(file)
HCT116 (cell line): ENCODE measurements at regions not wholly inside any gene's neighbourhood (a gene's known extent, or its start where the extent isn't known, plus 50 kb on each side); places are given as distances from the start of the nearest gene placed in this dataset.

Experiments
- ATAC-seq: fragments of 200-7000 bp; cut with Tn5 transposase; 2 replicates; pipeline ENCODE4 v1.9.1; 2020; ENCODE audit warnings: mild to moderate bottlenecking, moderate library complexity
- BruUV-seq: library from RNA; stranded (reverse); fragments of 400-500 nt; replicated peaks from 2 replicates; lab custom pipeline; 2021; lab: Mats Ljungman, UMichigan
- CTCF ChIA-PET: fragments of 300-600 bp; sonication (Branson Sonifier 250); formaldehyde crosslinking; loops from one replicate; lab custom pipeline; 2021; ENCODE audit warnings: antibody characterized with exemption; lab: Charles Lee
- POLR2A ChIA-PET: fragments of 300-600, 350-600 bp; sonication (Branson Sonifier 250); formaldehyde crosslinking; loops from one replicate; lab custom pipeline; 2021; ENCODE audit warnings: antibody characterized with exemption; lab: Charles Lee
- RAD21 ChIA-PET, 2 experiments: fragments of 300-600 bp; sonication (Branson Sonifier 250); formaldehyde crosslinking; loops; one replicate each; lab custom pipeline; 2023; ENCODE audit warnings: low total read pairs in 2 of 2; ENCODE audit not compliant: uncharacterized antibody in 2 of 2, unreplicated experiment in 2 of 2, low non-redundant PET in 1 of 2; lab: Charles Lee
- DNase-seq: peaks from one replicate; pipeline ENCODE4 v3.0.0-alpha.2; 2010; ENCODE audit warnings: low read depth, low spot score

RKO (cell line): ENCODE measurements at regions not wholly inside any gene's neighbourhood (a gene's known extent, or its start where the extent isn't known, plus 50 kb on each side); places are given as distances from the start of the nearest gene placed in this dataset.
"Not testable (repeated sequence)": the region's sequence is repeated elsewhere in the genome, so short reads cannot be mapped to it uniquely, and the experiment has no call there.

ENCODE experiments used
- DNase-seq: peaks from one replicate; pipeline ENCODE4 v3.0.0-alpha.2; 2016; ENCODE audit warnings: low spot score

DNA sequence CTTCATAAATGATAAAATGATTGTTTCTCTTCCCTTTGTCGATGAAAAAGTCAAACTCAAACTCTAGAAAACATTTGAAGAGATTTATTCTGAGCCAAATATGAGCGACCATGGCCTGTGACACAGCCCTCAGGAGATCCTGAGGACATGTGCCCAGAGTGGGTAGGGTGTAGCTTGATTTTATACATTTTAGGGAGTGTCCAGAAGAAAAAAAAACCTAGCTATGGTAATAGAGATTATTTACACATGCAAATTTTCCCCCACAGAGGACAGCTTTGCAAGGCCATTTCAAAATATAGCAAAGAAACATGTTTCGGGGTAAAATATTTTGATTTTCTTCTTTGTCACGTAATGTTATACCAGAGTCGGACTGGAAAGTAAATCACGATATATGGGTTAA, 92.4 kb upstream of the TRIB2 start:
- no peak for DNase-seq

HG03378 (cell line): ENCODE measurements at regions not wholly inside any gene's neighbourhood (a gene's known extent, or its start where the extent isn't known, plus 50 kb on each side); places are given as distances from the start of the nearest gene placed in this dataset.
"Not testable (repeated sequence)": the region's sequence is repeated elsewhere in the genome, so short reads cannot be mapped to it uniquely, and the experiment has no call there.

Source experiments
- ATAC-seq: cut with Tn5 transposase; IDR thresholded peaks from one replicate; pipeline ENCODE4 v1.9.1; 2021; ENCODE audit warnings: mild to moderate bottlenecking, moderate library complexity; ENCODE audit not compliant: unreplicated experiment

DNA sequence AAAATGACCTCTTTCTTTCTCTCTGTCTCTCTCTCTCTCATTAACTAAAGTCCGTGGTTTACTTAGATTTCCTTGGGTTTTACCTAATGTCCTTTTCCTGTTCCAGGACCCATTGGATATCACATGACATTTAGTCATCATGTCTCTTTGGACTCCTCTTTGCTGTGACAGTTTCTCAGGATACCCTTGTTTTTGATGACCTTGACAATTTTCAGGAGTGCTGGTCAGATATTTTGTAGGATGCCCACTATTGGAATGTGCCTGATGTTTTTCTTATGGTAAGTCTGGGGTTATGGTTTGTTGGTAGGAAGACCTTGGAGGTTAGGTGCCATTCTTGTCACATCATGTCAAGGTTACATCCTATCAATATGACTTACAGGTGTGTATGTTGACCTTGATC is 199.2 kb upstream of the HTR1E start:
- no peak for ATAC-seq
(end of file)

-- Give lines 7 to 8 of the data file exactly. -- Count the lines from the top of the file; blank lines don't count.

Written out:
- RAD21 ChIA-PET, 2 experiments: fragments of 300-600 bp; sonication (Branson Sonifier 250); formaldehyde crosslinking; loops; one replicate each; lab custom pipeline; 2023; ENCODE audit warnings: low total read pairs in 2 of 2; ENCODE audit not compliant: uncharacterized antibody in 2 of 2, unreplicated experiment in 2 of 2, low non-redundant PET in 1 of 2; lab: Charles Lee
- DNase-seq: peaks from one replicate; pipeline ENCODE4 v3.0.0-alpha.2; 2010; ENCODE audit warnings: low read depth, low spot score